Cosmic Tides, Economic Strides

As the 4th of July recess draws to a close, we set sail into the traditional second half of the fiscal trading year. This year’s Independence Day came with an added highlight – the “Super” Full Buck Moon. For the more superstitious traders, this marked the first Supermoon of the year and the beginning of a series of four that will be visible until the end of September. Maybe there are more superstitious traders out there than we thought, as market trends seem to change during this celestial event.

In the past three years, changes have been consistently observed during the weeks when the Supermoon appears and fades. In 2020, the period from March 9 through May 7 witnessed an astronomical 161% rally within the Bear market, akin to a phoenix rising from ashes. In contrast, the 2021 interval from April 27 to June 24 was marked by a 51% capitulation in a Bull Market, reminiscent of Icarus’s fall. More recently, from June 14 to August 12, 2022, the markets experienced a buoyant 43% leap in the midst of a Bear market.

With celestial events and market reversals fresh in our minds, let us now zero in on the current landscape. So far, as the above chart displays, this week’s markets have been marked by risk-off sentiment, with both stocks and cryptocurrencies slightly rising between 0-2% while interest rates mainly remained static. Saudi Arabia and Russia have enacted deeper cuts to their oil production as oil prices continue to be subdued and volatile due to weak demand. These volatile prices present ideal market conditions for scalpers to exploit. Inflation, meanwhile, is anticipated by many market observers to stabilise around 3-4% through the year-end, influenced by the phasing out of the positive base effects following the drop in oil prices this quarter. As such, traders may contemplate constructing a hedge against inflation by allocating capital to assets that have a track record of flourishing in inflationary climates, such as precious metals like gold, real estate holdings, or equities of firms possessing robust pricing leverage. The big question for crypto traders will be whether BTC will finally be seen as another ‘inflation hedge’ asset.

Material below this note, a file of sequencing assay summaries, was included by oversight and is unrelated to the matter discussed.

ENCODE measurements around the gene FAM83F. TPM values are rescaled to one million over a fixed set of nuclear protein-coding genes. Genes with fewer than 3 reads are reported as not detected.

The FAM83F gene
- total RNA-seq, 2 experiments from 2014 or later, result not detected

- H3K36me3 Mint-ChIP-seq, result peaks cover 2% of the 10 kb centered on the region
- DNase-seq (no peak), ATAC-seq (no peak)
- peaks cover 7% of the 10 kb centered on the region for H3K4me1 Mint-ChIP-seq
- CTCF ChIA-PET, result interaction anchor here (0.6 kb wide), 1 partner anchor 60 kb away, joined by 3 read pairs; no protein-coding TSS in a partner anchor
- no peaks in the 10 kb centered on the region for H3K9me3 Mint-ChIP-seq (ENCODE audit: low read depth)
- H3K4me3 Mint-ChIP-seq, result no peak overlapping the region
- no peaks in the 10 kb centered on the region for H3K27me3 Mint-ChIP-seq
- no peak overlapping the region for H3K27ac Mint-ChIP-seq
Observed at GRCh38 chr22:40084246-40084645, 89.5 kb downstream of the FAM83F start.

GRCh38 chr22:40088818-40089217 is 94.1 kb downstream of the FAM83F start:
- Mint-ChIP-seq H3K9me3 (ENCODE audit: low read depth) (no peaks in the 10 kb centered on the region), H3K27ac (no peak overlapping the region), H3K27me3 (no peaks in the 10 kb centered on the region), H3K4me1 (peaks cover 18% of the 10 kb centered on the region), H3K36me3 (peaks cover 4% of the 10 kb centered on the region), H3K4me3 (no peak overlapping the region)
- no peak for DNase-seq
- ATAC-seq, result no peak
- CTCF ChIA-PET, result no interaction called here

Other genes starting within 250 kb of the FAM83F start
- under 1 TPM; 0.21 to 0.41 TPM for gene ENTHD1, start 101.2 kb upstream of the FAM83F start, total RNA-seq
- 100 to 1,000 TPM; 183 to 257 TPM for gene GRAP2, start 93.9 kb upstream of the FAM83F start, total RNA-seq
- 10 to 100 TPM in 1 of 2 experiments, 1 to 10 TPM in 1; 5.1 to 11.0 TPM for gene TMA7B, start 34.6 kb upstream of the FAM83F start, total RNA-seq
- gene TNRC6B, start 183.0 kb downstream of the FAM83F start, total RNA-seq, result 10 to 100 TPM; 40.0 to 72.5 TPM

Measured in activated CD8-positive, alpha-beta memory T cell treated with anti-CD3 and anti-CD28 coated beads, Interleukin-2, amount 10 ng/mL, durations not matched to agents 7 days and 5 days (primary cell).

On the macro side, as the curtains fall on the trading week, the Federal Reserve’s stance emerges with clarity and is intriguingly paralleled by a surge in US long-term yields. Following the release of the FOMC meeting minutes on Wednesday, the Fed Terminal Rate held steady at 5.4%, in sync with the recent policy narrative. As anticipated, the Fed continues to maintain a hawkish stance. The minutes reiterate what Powell has been communicating over the past few weeks: a consensus between Fed members that additional rate hikes will be necessary this year, implying that the Fed is on a firm path towards another rate increase this month. This trajectory has been largely anticipated, as markets are already pricing in around 33 basis points of further increases. Additionally, US long-term yields have hit their highest level since March behind stronger-than-expected first-quarter GDP growth. This economic upswing furnishes the Fed with the leeway to nudge the federal funds rate upwards without tipping the economy into a recession. This gives traders an opportunity in the form of Treasury Inverse ETFs. These ETFs are designed to move in the opposite direction of Treasury bond prices. When the Federal Reserve hikes rates, bond prices generally decline, leading to an increase in bond yields. Consequently, Treasury Inverse ETFs can be expected to gain, providing traders with a potential avenue for profit.

In conclusion, the alignment of potent economic data, market anticipation, and the Federal Reserve’s decisive posture paints a critical backdrop for the financial landscape as we navigate the second half of the fiscal year. The convergence of U.S. long-term yields scaling new heights, buoyed by an unexpectedly sturdy GDP growth, and the Federal Reserve’s tactful approach in calibrating the federal funds rate, underscores the intricate interplay of economic forces at work. For traders and policymakers alike, the current market scenario calls for close observation and strategic decision-making.